According to the Paris-based International Energy Agency, India's energy consumption is likely to more than double by 2030 to 833 million tons of oil equivalent, which would make the country's import bill soar to more than $248 billion if taken at an average price of $66 a barrel of crude.
|Some of China's significant acquisitions and investments overseas in 2009|
|Shenzhen Zhongjin Lingnan (Chinas third-largest zinc producer)||Perilya Mining (zinc miner)||$29.8 million||Australia||Metals||February||Acquired 51 per cent stake|
|Hunan Valin Iron & Steel (Chinas ninth-largest steel producer)||Fortescue Metals Group (Australias third largest producer of iron ore)||$438 million||Australia||Iron ore||February||Acquired 9.79 per cent stake|
|China Minmetals||OZ Minerals||$1.21 billion||Australia||Iron ore||April||Acquired most of the assets|
|China Nonferrous Metal Mining Group (State- owned metals and mineral trading company)||Lynas Corp (rare-earths metals producer)||$186million||Australia||Metals||April||Took a majority stake|
|PetroChina (State-owned oil giant. No. 2 on the Fortune 500 list)||Sinapore Petroleum Corporation||$1.02 billion||Singapore||Oil||May||Acquired a 45.5 per cent stake from Keppel Corp|
|Haier Group (Chinas largest appliances company)||Fisher & Paykel||$29 million||New Zealand||Appliances||May||Acquired a 20 per cent stake|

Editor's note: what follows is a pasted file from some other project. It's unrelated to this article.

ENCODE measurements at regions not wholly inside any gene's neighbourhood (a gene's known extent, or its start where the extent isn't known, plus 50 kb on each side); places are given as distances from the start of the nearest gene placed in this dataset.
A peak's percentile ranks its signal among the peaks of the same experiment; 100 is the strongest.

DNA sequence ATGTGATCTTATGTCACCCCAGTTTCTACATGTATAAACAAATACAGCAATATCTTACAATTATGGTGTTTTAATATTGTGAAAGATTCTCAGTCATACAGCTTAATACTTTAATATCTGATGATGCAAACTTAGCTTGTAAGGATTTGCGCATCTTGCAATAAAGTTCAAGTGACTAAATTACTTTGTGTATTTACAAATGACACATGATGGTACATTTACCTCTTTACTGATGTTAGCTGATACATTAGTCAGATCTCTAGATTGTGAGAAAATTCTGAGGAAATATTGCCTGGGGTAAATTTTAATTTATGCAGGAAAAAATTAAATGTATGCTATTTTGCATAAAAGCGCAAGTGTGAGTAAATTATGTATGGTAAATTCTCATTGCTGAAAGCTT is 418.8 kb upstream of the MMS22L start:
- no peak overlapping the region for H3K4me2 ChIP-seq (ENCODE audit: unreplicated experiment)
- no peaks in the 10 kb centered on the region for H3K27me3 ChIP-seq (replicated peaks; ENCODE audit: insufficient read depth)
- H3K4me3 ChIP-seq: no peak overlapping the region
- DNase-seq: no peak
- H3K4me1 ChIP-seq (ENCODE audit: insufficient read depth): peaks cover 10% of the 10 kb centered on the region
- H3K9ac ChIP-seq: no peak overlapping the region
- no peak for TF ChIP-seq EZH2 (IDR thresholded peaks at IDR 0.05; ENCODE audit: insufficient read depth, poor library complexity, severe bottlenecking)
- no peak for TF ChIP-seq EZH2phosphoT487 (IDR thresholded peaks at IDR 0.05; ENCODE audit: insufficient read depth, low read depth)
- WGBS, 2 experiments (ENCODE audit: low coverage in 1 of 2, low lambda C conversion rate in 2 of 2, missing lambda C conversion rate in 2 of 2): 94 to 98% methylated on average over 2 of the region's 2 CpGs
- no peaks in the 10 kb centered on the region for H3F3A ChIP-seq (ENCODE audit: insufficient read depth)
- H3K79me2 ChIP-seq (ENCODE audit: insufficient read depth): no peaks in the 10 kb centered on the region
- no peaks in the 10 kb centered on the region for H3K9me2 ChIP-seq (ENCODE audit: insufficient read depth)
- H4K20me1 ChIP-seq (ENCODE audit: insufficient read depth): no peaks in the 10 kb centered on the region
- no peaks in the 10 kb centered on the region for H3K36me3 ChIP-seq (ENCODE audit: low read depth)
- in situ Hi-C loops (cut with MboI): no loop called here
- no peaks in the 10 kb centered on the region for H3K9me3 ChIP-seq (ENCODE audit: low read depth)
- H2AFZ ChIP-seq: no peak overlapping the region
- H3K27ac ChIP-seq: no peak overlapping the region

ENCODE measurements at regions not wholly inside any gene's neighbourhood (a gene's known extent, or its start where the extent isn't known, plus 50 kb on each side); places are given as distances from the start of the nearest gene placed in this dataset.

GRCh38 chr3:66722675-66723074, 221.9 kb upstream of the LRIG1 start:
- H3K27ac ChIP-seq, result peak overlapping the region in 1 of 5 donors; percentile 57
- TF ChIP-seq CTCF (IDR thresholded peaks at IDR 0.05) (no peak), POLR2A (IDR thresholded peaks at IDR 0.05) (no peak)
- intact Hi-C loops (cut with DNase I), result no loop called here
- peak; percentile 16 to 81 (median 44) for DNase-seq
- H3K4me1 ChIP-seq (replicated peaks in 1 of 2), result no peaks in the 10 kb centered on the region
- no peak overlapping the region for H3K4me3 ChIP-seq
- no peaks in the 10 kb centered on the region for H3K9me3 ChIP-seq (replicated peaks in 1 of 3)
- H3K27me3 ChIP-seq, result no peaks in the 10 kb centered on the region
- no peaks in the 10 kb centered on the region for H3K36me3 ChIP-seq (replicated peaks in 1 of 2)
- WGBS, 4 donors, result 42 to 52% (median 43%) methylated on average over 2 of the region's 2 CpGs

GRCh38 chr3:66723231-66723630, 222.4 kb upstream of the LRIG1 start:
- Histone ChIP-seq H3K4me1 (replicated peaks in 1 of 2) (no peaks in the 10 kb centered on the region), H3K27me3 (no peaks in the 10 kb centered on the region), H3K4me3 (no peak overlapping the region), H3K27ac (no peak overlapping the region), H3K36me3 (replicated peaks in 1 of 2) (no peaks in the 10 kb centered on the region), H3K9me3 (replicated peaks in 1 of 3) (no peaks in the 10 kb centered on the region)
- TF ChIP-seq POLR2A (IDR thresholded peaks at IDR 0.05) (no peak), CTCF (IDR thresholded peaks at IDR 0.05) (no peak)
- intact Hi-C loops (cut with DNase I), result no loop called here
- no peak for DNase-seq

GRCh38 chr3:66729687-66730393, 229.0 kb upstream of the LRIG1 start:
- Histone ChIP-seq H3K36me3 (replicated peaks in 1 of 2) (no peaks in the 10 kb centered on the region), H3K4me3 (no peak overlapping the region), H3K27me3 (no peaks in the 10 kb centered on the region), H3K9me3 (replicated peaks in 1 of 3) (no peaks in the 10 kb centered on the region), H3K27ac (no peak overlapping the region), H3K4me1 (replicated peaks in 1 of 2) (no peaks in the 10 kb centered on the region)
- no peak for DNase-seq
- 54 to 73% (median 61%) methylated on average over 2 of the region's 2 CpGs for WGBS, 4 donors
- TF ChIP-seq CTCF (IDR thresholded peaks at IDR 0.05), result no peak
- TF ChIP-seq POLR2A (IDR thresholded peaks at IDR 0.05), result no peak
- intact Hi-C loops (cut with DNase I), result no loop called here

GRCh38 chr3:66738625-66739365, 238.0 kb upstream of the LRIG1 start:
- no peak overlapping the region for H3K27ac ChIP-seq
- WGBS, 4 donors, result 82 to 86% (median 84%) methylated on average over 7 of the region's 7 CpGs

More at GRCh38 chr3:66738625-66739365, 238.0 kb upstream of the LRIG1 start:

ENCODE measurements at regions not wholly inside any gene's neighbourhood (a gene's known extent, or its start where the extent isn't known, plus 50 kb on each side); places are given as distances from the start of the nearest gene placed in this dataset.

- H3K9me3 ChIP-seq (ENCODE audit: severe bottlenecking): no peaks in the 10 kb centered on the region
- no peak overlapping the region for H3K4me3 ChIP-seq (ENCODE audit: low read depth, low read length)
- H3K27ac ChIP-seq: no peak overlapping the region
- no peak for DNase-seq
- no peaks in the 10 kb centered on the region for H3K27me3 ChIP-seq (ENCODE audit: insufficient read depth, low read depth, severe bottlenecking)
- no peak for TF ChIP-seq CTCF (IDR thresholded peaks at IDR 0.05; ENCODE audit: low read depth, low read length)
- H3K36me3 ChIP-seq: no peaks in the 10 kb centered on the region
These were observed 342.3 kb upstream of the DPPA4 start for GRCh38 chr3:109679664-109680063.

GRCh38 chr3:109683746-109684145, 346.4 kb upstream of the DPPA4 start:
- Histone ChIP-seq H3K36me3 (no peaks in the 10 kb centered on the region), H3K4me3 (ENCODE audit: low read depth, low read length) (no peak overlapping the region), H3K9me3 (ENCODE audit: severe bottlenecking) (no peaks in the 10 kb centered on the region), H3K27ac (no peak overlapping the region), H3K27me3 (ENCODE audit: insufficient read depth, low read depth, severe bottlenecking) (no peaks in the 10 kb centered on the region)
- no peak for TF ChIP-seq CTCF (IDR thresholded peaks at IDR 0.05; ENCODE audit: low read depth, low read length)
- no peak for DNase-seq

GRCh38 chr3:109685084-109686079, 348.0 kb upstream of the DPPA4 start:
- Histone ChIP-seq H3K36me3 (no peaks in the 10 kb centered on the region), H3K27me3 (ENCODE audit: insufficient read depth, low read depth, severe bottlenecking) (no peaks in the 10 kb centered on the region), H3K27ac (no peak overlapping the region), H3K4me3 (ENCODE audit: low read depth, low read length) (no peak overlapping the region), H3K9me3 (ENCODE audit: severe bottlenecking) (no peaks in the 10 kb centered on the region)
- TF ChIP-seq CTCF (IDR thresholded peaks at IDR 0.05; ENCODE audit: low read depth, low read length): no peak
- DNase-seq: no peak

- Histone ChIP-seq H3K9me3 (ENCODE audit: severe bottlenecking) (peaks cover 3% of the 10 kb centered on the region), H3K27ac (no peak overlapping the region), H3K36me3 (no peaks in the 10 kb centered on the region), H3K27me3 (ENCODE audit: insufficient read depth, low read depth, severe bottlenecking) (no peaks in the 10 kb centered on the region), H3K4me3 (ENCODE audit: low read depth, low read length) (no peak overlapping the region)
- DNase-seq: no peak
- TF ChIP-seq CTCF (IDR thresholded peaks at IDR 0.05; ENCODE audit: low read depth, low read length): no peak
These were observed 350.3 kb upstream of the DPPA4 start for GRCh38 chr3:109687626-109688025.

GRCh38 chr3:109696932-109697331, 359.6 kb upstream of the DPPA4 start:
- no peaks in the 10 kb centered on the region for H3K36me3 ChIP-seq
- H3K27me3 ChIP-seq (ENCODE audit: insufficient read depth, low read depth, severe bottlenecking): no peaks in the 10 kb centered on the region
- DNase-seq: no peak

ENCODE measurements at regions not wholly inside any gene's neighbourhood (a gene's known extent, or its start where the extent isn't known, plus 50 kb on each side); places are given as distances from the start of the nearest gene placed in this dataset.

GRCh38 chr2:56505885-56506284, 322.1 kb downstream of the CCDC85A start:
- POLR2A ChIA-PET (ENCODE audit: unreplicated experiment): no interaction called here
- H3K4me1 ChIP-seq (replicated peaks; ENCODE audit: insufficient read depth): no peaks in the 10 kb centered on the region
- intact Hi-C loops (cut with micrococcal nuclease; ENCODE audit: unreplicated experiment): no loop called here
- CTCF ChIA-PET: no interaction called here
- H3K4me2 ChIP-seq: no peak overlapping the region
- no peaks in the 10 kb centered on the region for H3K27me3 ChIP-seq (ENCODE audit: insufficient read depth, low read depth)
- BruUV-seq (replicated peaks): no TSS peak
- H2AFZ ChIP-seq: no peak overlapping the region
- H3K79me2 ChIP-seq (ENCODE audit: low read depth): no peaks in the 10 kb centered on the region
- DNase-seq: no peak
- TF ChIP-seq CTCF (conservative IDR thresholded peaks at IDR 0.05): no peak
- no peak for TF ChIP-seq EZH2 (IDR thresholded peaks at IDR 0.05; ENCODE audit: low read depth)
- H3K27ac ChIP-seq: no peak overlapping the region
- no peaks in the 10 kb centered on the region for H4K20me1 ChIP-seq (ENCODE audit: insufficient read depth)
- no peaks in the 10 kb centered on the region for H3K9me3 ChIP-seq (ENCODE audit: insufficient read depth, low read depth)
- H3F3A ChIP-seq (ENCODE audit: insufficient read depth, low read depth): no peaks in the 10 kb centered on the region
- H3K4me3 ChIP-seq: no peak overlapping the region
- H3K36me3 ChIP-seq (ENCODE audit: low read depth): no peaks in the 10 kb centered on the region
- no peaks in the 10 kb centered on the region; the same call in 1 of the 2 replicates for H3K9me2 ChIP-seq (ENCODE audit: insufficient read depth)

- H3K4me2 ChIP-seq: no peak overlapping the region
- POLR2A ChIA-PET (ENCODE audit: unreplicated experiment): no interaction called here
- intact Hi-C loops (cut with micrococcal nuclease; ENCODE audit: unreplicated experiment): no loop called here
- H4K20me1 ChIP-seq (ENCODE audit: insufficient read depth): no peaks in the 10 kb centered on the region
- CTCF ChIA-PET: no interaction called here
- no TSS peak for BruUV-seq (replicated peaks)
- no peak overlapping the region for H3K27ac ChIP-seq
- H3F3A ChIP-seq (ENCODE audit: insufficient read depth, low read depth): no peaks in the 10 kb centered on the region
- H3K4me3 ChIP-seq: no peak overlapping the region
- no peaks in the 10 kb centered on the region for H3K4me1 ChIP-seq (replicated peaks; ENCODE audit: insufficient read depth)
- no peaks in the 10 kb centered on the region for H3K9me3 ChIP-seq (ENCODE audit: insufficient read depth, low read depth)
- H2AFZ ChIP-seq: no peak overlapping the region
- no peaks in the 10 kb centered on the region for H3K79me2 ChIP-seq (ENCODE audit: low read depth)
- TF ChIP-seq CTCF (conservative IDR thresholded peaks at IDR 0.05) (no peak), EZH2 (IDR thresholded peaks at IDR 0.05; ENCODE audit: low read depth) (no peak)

|Sichuan Tengzhong Heavy Industrial Machinery||General Motors-Hummer brand||$100 million (estimated price)||US||Automobile||June||Chinese regulator has voiced concern over the acquisition|
|Wuhan Iron & Steel (Chinas fourth biggest steelmaker)||Consolidated Thompson Iron Mines Limited||$240 million||Canada||Iron ore||June||Wuhan Iron & Steel acquired 19.9 per cent stake to gain access to iron ore|
|CIC (The $300 billion Chinese sovereign wealth fund||Goodman Group (Australias largest industrial property trust)||$585 million||Australia||Real Estate||June||CIC and Goodman formed a partnership, with CIC receiving an 8 per cent equity stake for an A$200M debt facility plus A$500M of convertible debt|
|CIC||Blackstone Group (Asset management Company)||$500 million||US||Financial||June||CIC increased investment in hedge fund unit|
|CIC||Diageo PLC (UK beverages giant-maker of Johnnie Walker whisky)||$365 million||UK||Beverages||July||CIC took 1.1 per cent stake|
|Sinopec Group (Chinas second-largest oil company)||Addax Petroleum||$7.2 billion||Switzerland||Oil||July||Acquired the Swiss oil explorer with significant assets in Africa & Iraq|
|CIC||Teck Mining Company (Canadas largest diversified miner)||$1.5 billion||Canada||Coal||July||Acquired a 17.2 per cent stake|
|Yanzhou Coal Mining (Chinas fourth-biggest coal miner)||Felix Resourses (producer of high-grade semi-soft coking coal, used by steelmakers||$2.95 billion||Australia||Coal||August||Took over the entire company|
|PetroChina||Athabasca Oil Sands||$1.9 billion||Canada||Oil||September||Acquired 60 per cent stake in two planned Canadian oil sands projects|
|(Ravi Kunder / domain-b.com)|